Three years ago, I looked out of my office window in Woking to see a Greenpeace protest unfolding outside the front of our office complex. Their message was to raise awareness over the destruction of the Sumatran rain forests, which one of the companies in our office complex apparently had a hand in.

Back then, I had no idea where Sumatra was, but now I find myself here today. To title this post “Sumatra” is a bit misleading, as I’ve only spend a short amount of time here, visiting areas towards the North East of this colossal island. Sumatra is only Indonesia’s third largest island, but, to put it in perspective, could fit the whole of Great Britain inside twice over. And this is just one of approximately 17,000 islands that make up Indonesia.

I’d left Myanmar over land, travelling to Bangkok before flying to Sumatras largest city, Medan. This whole process took almost 40 hours and left a lot of down time waiting at bus and air terminals. During this time I began to read about visiting Indonesia, places to go and visa requirements and found out that it was advisable to have an onward flight booked to avoid any sort of hassle on arrival. I’d already risked this in Myanmar and things had been fine and without knowing a date or a place I’d be leaving from, booking an onward flight is a difficult thing. But partly out of boredom and partly out of wanting to escape the need for a bribe at Medan, I spent a whole £12 on a flight to Malaysia (that I wouldn’t be taking anyway) just in case. Needless to say I arrived at Medan and the visa process was quick and easy and I found I’d just wasted £12…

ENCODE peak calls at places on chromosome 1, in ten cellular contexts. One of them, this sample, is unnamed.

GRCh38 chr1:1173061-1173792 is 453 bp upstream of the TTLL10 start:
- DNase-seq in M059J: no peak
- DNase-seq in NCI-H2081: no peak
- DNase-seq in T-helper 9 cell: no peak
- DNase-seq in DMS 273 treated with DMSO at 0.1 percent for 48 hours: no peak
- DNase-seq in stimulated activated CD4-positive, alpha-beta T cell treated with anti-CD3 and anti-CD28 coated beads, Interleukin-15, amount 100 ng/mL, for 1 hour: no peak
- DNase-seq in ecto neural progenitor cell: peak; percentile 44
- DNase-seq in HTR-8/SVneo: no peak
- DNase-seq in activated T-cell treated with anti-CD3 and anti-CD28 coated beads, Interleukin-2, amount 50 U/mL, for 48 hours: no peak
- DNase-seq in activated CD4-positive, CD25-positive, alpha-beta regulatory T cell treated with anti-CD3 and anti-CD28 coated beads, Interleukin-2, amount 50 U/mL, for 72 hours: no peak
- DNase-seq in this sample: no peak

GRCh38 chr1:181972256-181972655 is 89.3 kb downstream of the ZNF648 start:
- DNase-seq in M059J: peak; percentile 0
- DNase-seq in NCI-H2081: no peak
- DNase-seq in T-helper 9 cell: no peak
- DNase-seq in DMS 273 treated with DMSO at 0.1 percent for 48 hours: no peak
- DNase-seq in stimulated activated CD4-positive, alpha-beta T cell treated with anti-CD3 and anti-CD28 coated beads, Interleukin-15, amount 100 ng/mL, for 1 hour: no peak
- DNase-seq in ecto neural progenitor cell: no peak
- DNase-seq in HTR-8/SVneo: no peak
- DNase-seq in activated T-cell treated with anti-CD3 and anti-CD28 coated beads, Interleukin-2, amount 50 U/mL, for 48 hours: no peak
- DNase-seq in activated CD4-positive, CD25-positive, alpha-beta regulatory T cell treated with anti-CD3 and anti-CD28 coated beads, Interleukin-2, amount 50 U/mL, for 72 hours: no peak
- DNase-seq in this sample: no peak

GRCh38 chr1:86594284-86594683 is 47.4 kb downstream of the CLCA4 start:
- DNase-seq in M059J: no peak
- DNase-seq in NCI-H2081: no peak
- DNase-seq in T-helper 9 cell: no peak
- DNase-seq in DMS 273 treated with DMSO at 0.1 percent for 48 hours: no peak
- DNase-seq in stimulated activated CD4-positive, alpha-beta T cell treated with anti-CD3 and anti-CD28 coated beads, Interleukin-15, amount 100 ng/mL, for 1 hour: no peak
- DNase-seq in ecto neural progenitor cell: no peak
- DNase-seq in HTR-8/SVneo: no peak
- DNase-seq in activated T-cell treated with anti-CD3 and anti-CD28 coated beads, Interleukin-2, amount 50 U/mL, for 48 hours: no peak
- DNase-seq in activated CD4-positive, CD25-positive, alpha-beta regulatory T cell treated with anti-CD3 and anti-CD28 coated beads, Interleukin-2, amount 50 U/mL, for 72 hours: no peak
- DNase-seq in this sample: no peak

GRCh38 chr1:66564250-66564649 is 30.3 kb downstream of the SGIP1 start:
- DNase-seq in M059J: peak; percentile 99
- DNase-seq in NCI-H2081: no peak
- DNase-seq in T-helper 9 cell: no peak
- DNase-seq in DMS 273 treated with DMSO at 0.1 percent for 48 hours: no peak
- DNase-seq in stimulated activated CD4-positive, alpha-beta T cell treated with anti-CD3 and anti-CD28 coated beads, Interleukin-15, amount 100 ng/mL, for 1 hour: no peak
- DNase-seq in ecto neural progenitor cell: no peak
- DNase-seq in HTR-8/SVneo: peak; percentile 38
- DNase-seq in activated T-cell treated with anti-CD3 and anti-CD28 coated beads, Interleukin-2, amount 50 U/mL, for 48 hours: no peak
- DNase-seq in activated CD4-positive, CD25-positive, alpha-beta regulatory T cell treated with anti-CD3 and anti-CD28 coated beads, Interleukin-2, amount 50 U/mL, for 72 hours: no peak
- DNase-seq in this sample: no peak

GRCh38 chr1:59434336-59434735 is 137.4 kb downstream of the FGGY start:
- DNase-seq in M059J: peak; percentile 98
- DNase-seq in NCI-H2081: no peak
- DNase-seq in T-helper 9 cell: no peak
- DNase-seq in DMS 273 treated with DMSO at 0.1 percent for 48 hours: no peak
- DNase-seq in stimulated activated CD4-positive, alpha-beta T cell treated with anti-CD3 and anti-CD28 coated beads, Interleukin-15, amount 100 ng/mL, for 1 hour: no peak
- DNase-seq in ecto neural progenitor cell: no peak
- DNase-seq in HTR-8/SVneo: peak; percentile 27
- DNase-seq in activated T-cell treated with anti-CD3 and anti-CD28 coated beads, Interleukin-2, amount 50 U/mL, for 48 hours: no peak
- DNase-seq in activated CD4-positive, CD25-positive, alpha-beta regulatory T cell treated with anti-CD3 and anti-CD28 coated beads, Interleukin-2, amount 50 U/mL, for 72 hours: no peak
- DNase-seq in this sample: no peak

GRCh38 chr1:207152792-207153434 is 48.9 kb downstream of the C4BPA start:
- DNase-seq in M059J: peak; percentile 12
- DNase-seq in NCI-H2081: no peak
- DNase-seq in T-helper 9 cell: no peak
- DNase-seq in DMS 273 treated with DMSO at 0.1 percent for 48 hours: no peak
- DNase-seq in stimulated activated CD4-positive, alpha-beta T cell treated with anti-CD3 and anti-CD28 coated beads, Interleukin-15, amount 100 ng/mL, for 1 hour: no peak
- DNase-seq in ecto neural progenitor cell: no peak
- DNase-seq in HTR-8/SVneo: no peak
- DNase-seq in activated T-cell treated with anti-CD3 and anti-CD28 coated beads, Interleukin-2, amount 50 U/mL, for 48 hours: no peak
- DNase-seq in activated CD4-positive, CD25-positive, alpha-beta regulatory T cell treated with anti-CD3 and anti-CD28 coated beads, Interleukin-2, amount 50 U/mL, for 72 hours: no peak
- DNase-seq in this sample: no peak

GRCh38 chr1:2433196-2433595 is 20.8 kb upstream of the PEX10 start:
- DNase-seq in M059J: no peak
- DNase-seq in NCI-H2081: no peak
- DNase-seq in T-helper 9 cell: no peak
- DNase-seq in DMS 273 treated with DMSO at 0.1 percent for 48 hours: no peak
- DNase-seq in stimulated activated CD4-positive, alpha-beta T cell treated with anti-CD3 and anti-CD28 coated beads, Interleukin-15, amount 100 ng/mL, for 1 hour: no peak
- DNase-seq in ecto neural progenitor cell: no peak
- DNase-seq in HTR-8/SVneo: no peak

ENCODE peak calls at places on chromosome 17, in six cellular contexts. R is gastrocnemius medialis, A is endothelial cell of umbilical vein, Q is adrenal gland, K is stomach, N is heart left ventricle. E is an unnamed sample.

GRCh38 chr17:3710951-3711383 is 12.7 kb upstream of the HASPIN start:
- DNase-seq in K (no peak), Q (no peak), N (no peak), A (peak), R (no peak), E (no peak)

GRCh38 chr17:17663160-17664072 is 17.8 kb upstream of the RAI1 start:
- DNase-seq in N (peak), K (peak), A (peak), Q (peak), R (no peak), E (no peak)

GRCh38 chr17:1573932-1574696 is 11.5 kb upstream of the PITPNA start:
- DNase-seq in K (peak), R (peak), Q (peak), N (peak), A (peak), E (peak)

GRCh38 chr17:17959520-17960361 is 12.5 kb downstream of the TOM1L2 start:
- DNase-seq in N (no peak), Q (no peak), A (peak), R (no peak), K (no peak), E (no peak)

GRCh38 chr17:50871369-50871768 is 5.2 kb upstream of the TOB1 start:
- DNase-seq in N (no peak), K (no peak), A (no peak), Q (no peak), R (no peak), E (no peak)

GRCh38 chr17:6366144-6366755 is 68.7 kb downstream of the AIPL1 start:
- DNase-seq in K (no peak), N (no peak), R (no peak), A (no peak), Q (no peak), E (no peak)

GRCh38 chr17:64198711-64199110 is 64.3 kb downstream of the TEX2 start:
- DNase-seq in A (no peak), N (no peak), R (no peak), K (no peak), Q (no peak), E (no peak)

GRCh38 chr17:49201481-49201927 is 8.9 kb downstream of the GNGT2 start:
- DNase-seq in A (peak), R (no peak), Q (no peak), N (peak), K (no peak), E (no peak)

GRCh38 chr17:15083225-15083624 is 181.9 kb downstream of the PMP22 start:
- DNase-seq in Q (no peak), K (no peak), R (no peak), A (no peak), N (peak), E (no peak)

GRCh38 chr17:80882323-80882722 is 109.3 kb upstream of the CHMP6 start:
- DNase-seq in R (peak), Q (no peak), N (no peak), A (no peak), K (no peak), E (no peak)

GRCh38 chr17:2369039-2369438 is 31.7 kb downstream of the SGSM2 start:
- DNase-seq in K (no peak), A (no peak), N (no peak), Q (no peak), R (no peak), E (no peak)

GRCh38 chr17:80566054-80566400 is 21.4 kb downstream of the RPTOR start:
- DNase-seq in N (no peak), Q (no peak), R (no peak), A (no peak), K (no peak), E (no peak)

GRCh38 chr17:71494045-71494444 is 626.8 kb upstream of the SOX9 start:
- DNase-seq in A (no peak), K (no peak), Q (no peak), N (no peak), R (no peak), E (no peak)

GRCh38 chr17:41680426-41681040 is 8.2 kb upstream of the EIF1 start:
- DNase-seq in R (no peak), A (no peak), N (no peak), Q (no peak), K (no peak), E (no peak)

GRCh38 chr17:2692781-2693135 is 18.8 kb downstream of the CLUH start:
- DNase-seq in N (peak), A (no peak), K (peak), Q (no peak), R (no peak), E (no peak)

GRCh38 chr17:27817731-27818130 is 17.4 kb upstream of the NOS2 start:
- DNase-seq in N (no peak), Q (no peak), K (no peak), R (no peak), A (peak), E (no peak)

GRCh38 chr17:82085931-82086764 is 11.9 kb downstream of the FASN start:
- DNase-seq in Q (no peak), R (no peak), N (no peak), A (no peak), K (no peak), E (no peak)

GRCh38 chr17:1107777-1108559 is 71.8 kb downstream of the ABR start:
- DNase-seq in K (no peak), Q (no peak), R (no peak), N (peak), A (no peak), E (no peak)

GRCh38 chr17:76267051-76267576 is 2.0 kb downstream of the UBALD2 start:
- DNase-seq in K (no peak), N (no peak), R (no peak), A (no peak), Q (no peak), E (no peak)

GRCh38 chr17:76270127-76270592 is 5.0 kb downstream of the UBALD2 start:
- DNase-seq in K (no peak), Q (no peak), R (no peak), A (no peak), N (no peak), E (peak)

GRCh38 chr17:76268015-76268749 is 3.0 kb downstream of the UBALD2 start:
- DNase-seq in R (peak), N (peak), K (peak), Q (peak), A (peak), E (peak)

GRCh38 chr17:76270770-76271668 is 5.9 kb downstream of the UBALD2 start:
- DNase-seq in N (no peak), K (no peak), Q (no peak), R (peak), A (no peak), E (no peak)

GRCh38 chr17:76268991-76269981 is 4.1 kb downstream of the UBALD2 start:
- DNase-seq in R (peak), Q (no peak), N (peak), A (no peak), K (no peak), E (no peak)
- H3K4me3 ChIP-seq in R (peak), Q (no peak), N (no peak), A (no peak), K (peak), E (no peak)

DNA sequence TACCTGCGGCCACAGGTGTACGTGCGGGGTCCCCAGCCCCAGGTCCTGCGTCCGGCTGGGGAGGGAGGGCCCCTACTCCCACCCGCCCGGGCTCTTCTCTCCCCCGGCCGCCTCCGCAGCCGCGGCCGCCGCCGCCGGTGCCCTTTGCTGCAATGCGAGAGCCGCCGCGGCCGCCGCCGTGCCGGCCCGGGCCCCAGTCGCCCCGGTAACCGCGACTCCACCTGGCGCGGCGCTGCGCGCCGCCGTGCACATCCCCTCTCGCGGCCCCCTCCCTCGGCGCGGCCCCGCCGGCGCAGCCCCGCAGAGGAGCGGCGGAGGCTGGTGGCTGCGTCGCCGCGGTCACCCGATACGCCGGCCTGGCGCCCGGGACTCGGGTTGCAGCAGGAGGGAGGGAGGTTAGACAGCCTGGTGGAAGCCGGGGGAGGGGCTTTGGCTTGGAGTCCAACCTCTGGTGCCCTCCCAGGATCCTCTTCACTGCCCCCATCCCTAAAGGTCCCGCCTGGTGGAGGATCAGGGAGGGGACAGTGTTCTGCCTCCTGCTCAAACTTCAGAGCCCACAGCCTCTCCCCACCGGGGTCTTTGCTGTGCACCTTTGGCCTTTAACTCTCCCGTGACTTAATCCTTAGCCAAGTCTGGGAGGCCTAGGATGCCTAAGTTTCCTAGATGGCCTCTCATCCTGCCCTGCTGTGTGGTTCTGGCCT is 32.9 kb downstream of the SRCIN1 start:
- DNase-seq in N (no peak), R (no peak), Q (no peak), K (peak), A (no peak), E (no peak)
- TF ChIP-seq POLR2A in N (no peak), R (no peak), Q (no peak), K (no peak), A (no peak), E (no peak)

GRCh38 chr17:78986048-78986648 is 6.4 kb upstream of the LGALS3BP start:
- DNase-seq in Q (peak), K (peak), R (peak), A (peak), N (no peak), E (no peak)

After a delayed flight I arrived at Medan around 11pm, desperate for some sleep after an awful journey on a night bus the previous day. However, it took me a while to find a guest house with some availability, and I had managed to get myself an invitation to a wedding party the next day before even finding a place to sleep. So after finally finding a hostel, and sleeping for 12 hours, I went off to join in the traditional celebrations the next day with a group of people who had turned me away from a full guest house the night before. It was interesting to see the traditional ceremony, although I had to wear long trousers in 40 degree heat and had no idea what was going on for most of the time, but I still ended up dancing with the brides mum, the music only stopping briefly during the day for the prayer call from the nearby mosque. After the wedding my new friends took me on a family trip to the docks followed by dinner in town afterwards. A ridiculously friendly bunch.

The next day I set off on a trip to the village of Bukit Lawang, located next to the Gunung Leuser national park on the fringes of a vast jungle area. I’d signed up to a three day trek through the jungle, this being the place to go in Sumatra to see Orang Utans in their natural habitat. Although they are not kept in a sanctuary or housed near feeding stations, the orang Utans here are classed as semi wild, but still, seeing them swing through the jungle trees was an incredible experience, and their familiarity with humans means you can get right up close with them. Sometimes too close – as the famous orang utan ‘Mina’ chased us through a small portion of the jungle (her territory) only letting us move on when distracted by bananas and pineapples.

Over the 2 nights we camped in 2 separate locations, both by the river which flows through the jungle. The river was our source of drinking water for the time we were away, made fit for drinking by first boiling on our camp fire stoves. At night, we pretty much had to sleep on the bare ground with just a thin sheet. Not the most comfortable nights sleep ever but it almost added to the ‘jungle’ experience.